When I was almost 12, my mother told me a secret.
I was in the midst of collecting the well-wishes of friends in my class yearbook, when I asked my mother to add her signature. “Also,” I said, “Could you write your age?”
My mom agreed, but quickly added, “Don’t show my age to anyone.”
I remember this time well, for my father recently asked us to keep his secret, too. For his revelation, he’d disclosed his most recent medical prognosis.
He had a congenital heart defect and although he was in no immediate peril, the doctors predicted he’d only live about 20 more years. “You kids needn’t be telling anyone this,” he cautioned, which was his way of saying, “This is a secret.”
Sure enough, a little more than 20 years later, my mother called to tell me that my father no longer had a secret; he was “gone.”
Both secrets were unwittingly communicating a teaching that suggested mortality could be delayed if one kept the secret, even if the effort was about keeping the secret from oneself.
But mortality is not a secret. Death really is a part of life, but it needn’t destroy it, define it or constrain it.
Sometimes I think the problem is we run around racing as if we actually believe we have some idea how long our race will be. If we’re 30 or 40-something, we assume we’re halfway around the track. If we have a terminal condition, we tend to let the medical experts dictate how long our race will be.
Well, recently I learned a thing or two about the race from a few children who were barely out of the starting gate.
The first was from a parent whose child received a new cancer diagnosis. As we spoke in hushed tones about mortality questions, I asked the father to talk to me about his strength for the journey.
He told me he found his strength by watching his son find his own way and by giving him room to run his own race. “It’s got to be his own journey,” he told me. “I can’t take it for him.”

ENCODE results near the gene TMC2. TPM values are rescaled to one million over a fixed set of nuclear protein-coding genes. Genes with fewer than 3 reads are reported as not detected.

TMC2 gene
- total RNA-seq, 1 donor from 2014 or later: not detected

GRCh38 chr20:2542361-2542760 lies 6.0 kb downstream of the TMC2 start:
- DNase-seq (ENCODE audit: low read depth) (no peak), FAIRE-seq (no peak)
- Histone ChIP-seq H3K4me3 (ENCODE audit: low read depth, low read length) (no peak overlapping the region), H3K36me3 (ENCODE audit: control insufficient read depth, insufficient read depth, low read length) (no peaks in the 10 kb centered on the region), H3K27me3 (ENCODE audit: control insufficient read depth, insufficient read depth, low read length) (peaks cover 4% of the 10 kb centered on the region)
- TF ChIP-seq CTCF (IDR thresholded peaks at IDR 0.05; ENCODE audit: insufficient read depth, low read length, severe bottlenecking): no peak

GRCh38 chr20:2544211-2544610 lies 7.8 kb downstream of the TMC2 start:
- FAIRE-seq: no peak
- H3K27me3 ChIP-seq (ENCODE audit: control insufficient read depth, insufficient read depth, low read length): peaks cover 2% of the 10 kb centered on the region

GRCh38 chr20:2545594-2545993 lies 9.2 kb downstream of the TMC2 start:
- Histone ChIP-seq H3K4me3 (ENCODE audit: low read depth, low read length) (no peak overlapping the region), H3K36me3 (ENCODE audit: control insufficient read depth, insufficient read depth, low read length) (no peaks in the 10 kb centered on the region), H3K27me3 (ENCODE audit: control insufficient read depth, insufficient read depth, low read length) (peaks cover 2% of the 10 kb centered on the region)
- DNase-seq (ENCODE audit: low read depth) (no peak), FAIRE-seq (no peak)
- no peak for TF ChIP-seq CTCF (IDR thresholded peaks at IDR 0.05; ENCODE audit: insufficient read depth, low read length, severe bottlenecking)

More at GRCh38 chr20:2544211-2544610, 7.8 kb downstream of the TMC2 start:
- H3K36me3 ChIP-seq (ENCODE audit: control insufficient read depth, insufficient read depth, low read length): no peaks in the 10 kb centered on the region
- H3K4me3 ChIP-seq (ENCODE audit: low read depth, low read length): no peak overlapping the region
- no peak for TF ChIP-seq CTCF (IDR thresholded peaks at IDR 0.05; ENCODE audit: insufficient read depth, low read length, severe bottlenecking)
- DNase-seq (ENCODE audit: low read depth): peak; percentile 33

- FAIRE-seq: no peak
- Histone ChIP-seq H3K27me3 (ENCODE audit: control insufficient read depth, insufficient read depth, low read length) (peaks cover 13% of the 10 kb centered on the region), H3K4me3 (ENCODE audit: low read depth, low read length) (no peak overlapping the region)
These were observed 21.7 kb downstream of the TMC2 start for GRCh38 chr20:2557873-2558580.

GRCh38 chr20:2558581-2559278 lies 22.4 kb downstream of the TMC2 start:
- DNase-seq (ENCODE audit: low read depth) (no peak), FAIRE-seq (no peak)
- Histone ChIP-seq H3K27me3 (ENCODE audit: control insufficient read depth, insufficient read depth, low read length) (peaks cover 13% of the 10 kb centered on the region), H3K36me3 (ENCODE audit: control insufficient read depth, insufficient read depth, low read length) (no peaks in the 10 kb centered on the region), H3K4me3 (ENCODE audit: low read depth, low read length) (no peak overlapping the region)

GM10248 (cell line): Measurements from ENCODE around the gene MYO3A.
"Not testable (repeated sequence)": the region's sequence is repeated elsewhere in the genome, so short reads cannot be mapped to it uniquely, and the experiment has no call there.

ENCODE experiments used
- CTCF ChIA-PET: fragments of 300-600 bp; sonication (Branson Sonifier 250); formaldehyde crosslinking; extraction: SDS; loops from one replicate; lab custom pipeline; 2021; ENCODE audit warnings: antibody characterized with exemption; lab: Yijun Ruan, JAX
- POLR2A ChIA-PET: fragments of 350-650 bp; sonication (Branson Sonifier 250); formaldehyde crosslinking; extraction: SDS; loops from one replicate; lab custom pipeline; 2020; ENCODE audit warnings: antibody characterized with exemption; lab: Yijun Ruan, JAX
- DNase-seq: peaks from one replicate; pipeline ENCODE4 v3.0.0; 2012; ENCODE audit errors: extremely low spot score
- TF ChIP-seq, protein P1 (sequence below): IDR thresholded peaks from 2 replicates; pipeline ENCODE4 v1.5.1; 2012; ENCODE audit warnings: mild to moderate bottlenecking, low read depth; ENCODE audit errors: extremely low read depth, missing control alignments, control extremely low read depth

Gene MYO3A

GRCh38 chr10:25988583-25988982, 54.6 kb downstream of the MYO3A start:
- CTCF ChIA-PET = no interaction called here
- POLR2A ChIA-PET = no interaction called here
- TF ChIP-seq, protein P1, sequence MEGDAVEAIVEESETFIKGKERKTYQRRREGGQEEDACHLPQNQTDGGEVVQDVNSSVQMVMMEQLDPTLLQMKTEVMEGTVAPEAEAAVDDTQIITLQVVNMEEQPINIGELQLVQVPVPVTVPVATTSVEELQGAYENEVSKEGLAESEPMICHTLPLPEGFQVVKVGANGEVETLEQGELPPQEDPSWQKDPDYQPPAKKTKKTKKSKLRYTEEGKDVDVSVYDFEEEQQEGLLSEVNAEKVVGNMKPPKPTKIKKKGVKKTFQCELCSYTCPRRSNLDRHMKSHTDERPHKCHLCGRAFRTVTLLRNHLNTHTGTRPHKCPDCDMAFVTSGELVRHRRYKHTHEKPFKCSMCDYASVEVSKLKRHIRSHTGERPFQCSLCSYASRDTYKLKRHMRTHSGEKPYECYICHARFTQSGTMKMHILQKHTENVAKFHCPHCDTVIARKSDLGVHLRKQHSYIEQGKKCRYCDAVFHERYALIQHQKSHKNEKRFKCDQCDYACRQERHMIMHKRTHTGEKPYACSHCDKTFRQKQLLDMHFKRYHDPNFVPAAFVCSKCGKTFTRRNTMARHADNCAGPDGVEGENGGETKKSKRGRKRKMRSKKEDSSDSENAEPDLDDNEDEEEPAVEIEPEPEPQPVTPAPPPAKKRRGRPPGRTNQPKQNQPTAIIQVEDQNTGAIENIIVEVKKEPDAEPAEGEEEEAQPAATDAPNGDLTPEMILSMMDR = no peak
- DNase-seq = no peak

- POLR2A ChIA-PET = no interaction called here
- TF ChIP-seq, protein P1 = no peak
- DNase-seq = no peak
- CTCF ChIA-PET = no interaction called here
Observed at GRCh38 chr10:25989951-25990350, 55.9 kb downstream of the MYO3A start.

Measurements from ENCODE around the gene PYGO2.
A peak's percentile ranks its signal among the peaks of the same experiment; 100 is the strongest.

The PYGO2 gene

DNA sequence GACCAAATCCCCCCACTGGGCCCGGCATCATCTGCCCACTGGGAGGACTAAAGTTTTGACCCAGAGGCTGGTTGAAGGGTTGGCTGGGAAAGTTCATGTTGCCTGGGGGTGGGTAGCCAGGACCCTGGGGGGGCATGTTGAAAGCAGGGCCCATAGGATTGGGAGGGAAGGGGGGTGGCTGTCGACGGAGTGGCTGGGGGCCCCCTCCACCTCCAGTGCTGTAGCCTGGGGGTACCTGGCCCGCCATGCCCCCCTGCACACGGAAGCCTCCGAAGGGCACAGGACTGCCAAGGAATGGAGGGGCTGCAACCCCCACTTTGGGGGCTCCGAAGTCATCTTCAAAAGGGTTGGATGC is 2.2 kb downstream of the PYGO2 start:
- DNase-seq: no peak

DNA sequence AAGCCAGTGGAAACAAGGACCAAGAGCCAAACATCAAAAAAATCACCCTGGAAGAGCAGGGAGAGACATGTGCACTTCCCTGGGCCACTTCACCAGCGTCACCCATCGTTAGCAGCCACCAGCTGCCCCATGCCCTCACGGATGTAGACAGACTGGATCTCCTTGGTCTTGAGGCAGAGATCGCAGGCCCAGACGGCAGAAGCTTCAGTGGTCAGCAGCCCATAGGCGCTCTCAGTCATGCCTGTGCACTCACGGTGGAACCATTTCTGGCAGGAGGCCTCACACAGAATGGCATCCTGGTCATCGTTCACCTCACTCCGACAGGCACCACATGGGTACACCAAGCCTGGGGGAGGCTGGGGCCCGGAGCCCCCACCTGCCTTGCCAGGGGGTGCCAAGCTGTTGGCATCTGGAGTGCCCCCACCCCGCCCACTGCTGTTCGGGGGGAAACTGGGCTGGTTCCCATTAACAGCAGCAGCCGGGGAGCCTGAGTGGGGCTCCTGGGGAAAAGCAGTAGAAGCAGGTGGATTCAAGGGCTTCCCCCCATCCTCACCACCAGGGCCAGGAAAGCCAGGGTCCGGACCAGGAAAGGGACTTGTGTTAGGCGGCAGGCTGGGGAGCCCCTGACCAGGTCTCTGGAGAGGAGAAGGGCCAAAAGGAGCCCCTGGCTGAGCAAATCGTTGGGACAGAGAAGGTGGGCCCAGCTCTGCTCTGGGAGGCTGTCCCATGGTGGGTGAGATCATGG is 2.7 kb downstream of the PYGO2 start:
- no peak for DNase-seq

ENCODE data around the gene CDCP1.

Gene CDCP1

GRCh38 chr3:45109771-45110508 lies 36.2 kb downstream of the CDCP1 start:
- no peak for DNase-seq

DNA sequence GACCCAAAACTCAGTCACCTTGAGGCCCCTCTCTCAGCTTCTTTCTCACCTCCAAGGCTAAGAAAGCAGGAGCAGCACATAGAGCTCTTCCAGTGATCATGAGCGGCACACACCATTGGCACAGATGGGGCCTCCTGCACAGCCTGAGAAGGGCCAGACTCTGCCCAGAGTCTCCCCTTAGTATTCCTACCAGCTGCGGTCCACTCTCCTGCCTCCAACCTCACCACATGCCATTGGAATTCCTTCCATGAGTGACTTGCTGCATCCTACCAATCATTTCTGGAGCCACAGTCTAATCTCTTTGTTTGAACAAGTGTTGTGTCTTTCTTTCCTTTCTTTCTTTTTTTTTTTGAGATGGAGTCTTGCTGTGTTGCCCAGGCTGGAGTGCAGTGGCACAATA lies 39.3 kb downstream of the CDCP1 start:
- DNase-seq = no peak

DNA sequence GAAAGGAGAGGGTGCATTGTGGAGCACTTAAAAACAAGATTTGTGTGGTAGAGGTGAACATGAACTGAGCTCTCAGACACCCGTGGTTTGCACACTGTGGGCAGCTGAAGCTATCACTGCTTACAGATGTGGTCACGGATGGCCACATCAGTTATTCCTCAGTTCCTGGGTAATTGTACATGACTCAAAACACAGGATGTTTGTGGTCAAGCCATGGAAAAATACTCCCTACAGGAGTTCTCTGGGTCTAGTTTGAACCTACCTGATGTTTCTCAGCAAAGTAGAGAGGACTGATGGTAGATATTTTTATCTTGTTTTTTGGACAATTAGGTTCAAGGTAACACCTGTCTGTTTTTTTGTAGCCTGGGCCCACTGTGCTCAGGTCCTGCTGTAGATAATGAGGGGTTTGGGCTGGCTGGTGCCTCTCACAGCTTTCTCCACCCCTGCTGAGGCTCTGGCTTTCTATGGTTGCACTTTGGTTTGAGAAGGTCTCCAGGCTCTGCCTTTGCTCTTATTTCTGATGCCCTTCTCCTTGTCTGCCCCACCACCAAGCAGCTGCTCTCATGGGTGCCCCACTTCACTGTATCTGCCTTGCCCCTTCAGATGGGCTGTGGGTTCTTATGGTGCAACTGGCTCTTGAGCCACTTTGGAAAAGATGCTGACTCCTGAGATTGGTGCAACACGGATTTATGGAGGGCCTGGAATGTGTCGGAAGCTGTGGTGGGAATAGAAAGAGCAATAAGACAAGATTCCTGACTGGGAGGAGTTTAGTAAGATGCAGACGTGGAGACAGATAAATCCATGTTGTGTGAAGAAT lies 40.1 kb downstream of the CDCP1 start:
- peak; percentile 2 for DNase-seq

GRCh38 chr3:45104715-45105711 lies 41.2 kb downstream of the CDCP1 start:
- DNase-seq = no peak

The second thing I picked up was from a premature baby whose lungs had not developed enough to sustain life. After only a week, I stood with the parents as they held their son for the first and last time.
As the baby boy breathed his last breath in this world and began gasping for a piece of air in the next world, his mother gave him one final hug. In a brief instant, this mother expended the thousands of hugs she was saving for the lifetime of that child — the hugs she’d have given that baby if he’d taken his first steps, boarded his first school bus, graduated from college, gotten married and fathered his own child.
The farewell kiss said in such a way to say, “Your life counted. If for nothing else, it counted for how it transformed me.”
So, whether it’s my mother, who has more than doubled her age since that day; my father, who lived his life to the doctor’s definition; or a child, whose potential is seemingly cut short, I don’t think life is meant to be lived as a race to get somewhere or be someone.
Now, let me tell you a secret I hope you won’t keep: The truth is in the end, it’s not the one who does the most laps that wins the race. It’s the one who knows that life isn’t really a race at all, it’s only part of the journey.Don’t let death destroy or define life